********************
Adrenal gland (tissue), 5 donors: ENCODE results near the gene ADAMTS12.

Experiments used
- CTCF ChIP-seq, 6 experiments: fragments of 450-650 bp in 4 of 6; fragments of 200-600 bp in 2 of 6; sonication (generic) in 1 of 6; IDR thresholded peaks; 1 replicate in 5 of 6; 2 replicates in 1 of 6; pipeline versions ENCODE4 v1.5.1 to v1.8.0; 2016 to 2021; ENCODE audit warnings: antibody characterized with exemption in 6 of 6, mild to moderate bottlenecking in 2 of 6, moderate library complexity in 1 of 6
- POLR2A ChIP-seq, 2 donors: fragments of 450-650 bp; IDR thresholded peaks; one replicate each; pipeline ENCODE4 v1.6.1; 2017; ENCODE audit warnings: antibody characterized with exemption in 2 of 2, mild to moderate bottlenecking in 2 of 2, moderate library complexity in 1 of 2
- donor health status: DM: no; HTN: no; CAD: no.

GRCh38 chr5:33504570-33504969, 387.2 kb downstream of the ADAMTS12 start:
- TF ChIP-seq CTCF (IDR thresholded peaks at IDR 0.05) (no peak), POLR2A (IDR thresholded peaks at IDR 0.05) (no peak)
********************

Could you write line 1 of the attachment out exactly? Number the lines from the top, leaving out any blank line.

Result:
Adrenal gland (tissue), 5 donors: ENCODE results near the gene ADAMTS12.